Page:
STATE of Missouri, Respondent, v. Melvin HUFFMAN, Appellant.
Melvin Huffman appeals from his conviction on one count of statutory sodomy in the first degree. Huffman asserts plain error in the trial court's refusal to give a child molestation instruction and its failure to sua sponte declare a mistrial during the State's closing argument and during the State's cross-examination of a defense witness. We find no errors, plain or otherwise, and affirm.
Huffman was charged with statutory sodomy in the first degree for touching the outside of H.B.'s vagina with his hand one night while she was having a sleepover with his daughter, Amanda. The information charged that this occurred between May 1, 2002 and September 1, 2002. At trial, H.B. testified that she and Amanda were sleeping in the same bed in Amanda's room. H.B. woke up to find her legs apart and Huffman touching the outside of her vagina. She rolled over and hit him in the face with her knee. H.B. said Amanda woke up and asked Huffman what he was doing; he pretended to look for something on the floor then left the room. H.B. told Amanda what happened. H.B. stayed the remainder of the night, and the next day the girls swam in the Huffman's pool and played video games. Several years later, after running into Huffman at various places, H.B. reported the incident.
H.B. testified that she was not sure if she was ten or eleven years old at the time, but she knew that this incident happened the summer after fourth grade. Based on her birth date and the year she started school, the summer after fourth grade would have been the summer of 2002. In her reports to others, H.B. consistently stated she was ten or eleven. She never indicated that it could have happened any earlier than the summer of 2002. Defense counsel tried to suggest on cross-examination that H.B. had switched her story from age eleven to age ten because Huffman was incarcerated during the summer of 2003 when H.B. was eleven. Huffman was also incarcerated for parts of 1999, 2000 and 2001. He was not incarcerated at all in 2002.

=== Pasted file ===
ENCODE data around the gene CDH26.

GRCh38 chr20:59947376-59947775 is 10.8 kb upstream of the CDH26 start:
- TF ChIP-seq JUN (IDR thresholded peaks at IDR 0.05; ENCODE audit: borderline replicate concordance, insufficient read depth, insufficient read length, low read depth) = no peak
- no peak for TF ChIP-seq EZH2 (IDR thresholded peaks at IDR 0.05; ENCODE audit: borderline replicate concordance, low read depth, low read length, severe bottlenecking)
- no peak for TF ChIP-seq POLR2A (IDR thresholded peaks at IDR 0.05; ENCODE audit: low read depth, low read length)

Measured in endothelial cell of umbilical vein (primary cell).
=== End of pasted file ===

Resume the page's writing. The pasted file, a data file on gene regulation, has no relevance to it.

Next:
Huffman denied that anything like this ever happened and claimed not to even remember H.B. Amanda testified that she and H.B. were only friends during the 1998–1999 school year; she denied knowing anything about Huffman touching H.B. Huffman's wife testified that H .B. had not been at their house after early 2000.
The State submitted the first-degree statutory sodomy instruction, which was given to the jury without objection. It directed the jury to find Huffman guilty if they found that on or about May 1, 2002 to September 1, 2002, Huffman knowingly touched H.B.'s vagina, that the conduct was “deviate sexual intercourse” and that H.B. was less than twelve years old at the time. The definition of “deviate sexual intercourse” therein included hand to vagina contact. Defense counsel submitted a child molestation instruction, which included the same date range of May to September 2002. Counsel argued this was a lesser included offense-not relating to the date of the crime—but the trial court rejected the instruction.1